Selections from the Meditations of Marcus Aurelius

Selections from the Meditations of Marcus Aurelius

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Selections from the Meditations of Marcus Aurelius

Selections from the Meditations of Marcus Aurelius

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"Marcus, the Roman emperor," says Suidas, "it is easier to admire in silence than to praise, for words cannot express his merits." And the judgment of the most sober critics is but little behind that of the worthy lexicographer. No one outside of sacred history has won more completely than the philosophic emperor the admiration of the world. Even to his contemporaries, who knew him as he lived, he was an object of unbounded reverence and affection. As he was borne from his death-bed in Pannonia to the mausoleum of Hadrian the people mourned him as a father, a brother, a son; he was deified without a dissenting voice; and it was long deemed sacrilege for any home to be without his image.

This admiration is justified by his career as a statesman and as a ruler. The virtues of the splendid line of Adoptive Emperors, who lifted Rome to the highest point of her grandeur and felicity, found in him their culmination. And it is also true that in him the administrative genius of his predecessors suffered no eclipse. Co-laborer from the age of seventeen to that of forty with Antoninus Pius, and for nineteen years longer sole ruler of the empire, to him at least equally with his father by adoption it is due that the "age of the Antonines" has come to be reckoned as one of the chief glories of history.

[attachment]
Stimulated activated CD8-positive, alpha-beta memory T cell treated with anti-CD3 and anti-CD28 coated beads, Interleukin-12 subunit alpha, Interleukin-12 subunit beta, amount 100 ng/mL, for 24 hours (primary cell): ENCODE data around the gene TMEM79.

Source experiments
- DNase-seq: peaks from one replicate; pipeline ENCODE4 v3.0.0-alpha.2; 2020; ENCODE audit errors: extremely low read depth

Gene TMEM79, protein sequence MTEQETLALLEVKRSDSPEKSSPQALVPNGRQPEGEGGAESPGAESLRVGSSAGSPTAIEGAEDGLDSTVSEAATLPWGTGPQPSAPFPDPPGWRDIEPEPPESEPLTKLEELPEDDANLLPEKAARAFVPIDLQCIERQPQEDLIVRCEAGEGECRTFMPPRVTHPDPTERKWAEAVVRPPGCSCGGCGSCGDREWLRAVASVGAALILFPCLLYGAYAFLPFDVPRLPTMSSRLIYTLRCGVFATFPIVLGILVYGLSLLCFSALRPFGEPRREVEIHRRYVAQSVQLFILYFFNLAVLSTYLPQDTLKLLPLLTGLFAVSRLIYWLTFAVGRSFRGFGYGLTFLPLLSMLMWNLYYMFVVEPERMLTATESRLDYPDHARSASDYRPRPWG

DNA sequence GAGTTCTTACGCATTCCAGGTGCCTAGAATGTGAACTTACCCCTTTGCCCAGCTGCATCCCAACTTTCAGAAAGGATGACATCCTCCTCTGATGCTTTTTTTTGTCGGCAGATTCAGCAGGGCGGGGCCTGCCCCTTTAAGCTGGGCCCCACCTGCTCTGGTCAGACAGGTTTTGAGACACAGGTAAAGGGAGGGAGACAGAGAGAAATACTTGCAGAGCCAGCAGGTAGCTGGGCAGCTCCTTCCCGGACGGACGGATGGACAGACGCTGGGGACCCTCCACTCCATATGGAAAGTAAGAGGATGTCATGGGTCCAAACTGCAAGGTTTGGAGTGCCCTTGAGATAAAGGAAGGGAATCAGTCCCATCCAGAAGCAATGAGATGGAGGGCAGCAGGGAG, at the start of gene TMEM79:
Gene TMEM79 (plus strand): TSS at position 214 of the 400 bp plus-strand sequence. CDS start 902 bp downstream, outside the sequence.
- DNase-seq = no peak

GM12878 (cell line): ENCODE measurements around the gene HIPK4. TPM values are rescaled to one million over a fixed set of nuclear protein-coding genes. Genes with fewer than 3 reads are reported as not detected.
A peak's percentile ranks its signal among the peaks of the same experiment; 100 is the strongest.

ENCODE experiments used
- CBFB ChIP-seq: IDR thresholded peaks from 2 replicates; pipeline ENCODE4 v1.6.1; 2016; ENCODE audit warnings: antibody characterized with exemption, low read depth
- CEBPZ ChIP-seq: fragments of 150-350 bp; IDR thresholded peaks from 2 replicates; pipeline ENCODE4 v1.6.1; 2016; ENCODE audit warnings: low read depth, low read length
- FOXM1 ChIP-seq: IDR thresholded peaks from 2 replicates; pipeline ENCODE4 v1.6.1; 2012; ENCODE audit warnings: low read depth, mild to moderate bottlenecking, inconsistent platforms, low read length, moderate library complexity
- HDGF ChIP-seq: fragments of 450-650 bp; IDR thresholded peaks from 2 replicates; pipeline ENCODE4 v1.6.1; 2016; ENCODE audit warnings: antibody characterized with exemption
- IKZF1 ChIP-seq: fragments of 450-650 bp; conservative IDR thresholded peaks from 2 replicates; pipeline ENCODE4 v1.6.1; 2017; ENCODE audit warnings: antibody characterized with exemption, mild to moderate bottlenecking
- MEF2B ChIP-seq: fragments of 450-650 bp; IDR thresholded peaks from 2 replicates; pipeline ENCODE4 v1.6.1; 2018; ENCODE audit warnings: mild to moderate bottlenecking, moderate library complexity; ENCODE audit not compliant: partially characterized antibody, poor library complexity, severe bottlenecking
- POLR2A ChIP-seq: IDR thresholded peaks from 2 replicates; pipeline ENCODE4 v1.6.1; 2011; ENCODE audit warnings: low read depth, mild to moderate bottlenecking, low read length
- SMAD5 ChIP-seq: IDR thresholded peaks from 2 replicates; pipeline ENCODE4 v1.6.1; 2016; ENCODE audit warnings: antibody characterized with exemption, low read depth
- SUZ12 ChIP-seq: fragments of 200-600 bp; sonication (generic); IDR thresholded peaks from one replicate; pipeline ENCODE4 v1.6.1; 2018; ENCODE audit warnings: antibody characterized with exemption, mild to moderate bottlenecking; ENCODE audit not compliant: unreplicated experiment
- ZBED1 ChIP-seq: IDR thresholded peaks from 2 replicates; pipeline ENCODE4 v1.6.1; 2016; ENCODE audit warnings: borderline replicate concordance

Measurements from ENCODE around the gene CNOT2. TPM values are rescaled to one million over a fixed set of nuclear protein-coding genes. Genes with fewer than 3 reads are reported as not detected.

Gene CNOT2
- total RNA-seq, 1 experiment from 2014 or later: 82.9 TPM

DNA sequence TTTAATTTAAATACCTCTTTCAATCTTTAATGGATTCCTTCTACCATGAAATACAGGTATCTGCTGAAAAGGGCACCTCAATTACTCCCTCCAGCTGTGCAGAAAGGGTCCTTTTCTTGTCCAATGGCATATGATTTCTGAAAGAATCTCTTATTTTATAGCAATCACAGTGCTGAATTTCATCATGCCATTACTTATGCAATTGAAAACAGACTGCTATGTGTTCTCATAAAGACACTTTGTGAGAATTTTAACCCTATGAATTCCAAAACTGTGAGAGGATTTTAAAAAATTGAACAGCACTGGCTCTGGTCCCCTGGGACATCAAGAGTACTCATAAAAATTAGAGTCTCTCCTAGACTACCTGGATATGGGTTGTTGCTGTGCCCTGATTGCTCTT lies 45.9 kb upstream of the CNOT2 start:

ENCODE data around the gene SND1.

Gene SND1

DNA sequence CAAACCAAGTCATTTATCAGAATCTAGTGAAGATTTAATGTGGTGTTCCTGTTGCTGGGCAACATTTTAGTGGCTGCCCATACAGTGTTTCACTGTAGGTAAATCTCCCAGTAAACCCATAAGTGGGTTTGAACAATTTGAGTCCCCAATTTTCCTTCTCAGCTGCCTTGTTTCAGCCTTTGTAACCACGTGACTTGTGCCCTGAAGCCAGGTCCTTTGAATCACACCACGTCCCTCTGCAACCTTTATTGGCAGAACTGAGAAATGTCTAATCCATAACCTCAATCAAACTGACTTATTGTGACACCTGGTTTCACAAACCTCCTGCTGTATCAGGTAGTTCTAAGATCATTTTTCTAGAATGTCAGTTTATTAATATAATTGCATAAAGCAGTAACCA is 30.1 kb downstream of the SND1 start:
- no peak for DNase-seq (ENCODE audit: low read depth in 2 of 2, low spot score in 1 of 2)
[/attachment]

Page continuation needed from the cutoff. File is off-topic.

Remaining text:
Yet even more admirable were his qualities as a man. The details of his private life are, it is true, but little known. Nor has he, of course, escaped calumny. But from what has been handed down concerning him the world has judged that his noble eulogy of Antoninus, in the "Meditations," is, in its entirety, applicable to himself. There was in him the same simplicity, the same sincerity, purity, fidelity to duty, devotion to the public weal, and unaffected dignity, and — we may well believe — the same clear conscience in the hour of death. To these are to be added a gentleness, a sweet reasonableness, an indefinable but most potent personal charm, and a refined and sensitive intellectuality that were all his own. And over all was the calm rationality of the philosopher and sage.

In truth, no other character known to us shows as perfectly as Marcus's the union of the best qualities of the man of action and the man of thought. Others may have surpassed him in the virtues of the active or the contemplative life; but to none has it been granted to show so fully and on so grand a stage that the completeness of humanity lies in the union of the two.

The chief support of this estimate of Marcus's character is the . . .

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